With the metagame in Standard much more defined now then it was a few months back it has slowly become time for the Control decks to shine. Once the major threats are known then Control mages are able to more easily prepare for the decks they expect to face. This has proven itself in the dominant showing of Esper Control this past weekend by winning both the Grand Prix and the SCG Open. And it is no secret that in the Esper colors of Blue, White and Black we find the integral pieces necessary to answer almost any threat that can be thrown at us.
Lands (27)5 x Island (335)2 x Plains (331)1 x Godless Shrine4 x Hallowed Fountain2 x Mutavault4 x Temple of Deceit4 x Temple of Enlightenment4 x Temple of Silence1 x Watery Grave
Creatures (1)1 x AEtherling
The Control deck is a carefully crafted work of beauty and this list is no different. Looking at the win conditions of the deck we find a very precise package consisting of one Ætherling and a trio of Elspeth, Sun’s Champion which are meant to only be deployed once the deck has stabilized and taken command of the board. To do this we find a balance between permission and removal. For the permission suite there is a set of Dissolve and a duo of Syncopate used to deny the opponent from casting their most key of spells, especially if unable to handle it with the removal in hand. Then the removal consists of the requisite Blue/White staples with mass removal in Supreme Verdict to reset the battlefield in a pinch and the utility removal from Detention Sphere capable of dealing with almost any problem permanent especially those which are indestructible. For spot removal there is also two Doom Blade and a Last Breath to supplement and handle those threats which slip in especially creatures with Haste. As with any Control deck the final and perhaps most important aspect of the deck is its draw power and here we find that from full sets of both Jace, Architect of Thought and Sphinx’s Revelation both of which offer some extra utility be it in diminishing the opponents power or just straight lifegain to ensure continued survival. This deck also has the ’12 Temple’ package in its manabase which especially in the early turns can use the Scry ability to carefully craft it’s draw step. With the final odds and ends there is the utility player of Azorius Charm which is primarily used for the draw to cycle it at the end of an opponents turn, but is also very useful as a spot removal or can even prove as a savior by gaining a few points of necessary life. As far as hand control we only find discard in the form of two Thoughtseize to gain some important information and deal with any specifically difficult threat. Finally, there is also a duo of Mutavault which are able to skirt around sorcery speed removal and will be at time the final nail in the coffin.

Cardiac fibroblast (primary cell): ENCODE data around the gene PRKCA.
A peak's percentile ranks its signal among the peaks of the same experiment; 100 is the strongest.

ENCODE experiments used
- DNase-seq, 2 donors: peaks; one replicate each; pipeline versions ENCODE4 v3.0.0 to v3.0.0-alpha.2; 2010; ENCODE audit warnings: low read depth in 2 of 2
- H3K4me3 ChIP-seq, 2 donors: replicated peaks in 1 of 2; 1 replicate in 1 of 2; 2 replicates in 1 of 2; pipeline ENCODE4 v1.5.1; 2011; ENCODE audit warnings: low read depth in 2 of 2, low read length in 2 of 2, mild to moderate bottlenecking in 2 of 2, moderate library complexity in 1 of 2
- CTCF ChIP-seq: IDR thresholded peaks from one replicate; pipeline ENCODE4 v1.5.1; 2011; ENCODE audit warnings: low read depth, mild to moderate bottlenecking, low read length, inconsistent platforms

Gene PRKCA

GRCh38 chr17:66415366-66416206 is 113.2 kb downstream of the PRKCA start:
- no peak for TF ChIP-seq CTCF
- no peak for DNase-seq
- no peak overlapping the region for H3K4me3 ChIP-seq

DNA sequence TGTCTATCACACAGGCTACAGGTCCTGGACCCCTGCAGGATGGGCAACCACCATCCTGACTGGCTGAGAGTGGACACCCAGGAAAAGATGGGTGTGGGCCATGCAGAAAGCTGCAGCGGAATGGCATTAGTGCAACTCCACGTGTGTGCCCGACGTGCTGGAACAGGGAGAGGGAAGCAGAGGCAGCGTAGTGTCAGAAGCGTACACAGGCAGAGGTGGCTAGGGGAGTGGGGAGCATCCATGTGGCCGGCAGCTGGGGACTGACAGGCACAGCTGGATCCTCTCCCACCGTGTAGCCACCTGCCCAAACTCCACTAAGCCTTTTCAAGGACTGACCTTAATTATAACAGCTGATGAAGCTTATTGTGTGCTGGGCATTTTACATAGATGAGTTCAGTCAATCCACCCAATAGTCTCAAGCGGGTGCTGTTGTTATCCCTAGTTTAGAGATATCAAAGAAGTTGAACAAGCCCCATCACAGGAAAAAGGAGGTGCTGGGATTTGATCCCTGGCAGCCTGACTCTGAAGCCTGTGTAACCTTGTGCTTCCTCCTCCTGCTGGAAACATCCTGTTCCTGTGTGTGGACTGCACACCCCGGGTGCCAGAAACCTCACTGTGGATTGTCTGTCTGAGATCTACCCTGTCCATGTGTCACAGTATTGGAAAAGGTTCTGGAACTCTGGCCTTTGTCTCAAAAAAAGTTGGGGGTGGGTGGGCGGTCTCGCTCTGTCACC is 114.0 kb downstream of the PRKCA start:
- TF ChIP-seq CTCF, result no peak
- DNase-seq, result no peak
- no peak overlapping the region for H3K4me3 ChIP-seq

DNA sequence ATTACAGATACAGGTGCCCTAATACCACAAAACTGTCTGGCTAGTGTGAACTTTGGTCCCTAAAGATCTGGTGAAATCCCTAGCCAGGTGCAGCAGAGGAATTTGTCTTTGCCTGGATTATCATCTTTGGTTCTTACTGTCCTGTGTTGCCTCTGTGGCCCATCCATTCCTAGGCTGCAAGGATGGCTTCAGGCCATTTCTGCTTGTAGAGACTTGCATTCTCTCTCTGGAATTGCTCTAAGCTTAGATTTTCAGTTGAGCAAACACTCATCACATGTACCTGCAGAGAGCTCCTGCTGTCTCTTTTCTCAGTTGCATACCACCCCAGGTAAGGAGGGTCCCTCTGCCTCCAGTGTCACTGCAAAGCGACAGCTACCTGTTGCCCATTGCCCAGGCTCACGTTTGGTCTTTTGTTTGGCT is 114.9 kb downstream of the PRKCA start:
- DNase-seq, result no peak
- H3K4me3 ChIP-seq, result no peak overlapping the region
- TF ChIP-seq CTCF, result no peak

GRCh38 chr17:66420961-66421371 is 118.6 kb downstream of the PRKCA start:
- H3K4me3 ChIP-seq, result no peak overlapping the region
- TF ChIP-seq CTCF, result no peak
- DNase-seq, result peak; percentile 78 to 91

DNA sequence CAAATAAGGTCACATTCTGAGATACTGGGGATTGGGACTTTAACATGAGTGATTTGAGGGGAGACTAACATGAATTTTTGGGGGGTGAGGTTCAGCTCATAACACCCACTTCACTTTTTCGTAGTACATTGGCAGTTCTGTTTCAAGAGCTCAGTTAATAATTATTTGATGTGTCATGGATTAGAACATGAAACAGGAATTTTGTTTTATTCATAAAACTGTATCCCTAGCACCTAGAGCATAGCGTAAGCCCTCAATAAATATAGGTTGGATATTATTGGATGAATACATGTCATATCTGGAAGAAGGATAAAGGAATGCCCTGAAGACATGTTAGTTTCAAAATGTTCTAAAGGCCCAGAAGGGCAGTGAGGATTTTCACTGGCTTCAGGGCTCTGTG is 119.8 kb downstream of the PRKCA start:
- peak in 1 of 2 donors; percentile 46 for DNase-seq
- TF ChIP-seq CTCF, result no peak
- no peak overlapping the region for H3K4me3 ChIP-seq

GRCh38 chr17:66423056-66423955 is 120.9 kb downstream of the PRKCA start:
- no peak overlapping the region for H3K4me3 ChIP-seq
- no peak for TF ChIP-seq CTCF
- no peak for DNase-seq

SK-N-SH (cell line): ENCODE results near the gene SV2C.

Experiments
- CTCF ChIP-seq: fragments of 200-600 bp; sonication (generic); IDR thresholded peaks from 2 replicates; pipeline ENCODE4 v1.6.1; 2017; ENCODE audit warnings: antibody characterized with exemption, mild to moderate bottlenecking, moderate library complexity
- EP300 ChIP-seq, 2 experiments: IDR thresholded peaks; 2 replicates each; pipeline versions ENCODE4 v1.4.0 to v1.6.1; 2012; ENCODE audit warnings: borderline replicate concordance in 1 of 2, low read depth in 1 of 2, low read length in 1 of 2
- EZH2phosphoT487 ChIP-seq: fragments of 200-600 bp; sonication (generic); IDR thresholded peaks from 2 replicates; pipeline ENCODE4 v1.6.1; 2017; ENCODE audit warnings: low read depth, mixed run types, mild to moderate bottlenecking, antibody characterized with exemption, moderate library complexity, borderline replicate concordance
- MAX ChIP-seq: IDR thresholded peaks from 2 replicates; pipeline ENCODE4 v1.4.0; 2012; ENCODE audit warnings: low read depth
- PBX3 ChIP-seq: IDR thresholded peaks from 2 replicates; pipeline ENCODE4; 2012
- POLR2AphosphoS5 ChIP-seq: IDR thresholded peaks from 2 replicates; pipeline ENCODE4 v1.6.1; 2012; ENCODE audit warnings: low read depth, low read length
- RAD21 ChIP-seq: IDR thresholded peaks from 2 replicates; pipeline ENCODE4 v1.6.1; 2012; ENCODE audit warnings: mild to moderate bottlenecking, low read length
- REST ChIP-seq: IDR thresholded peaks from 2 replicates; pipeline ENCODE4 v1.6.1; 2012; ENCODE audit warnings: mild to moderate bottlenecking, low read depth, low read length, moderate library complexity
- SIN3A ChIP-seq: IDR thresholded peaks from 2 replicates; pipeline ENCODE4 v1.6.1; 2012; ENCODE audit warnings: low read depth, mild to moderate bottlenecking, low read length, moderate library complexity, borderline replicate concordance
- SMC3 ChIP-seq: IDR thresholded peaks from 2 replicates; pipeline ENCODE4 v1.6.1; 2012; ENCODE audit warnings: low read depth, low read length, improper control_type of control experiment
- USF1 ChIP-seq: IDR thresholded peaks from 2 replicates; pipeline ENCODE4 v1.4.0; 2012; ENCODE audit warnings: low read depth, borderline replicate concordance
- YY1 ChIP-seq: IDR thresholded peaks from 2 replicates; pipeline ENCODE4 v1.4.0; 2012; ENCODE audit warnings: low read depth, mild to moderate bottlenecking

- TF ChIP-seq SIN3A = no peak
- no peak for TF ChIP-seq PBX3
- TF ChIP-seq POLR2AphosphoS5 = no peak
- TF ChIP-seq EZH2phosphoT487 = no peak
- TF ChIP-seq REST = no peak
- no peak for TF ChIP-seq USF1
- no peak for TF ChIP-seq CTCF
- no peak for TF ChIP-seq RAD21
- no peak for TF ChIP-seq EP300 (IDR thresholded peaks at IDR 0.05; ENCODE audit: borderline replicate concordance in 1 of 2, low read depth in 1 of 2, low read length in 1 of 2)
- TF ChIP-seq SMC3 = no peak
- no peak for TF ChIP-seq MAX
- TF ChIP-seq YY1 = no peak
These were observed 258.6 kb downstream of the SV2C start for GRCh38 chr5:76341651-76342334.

As always Control decks need to adapt to an ever shifting metagame and this one will be no different. I am certain that this base will be a common sight going forward but expect to see constant tweaks and tuneups to stay a step ahead. All in all though Esper Control should continue to be a force to be reckoned with and you’ll need to be prepared to face it any round of your tournament.
Eric J Seltzer
@ejseltzer on Twitter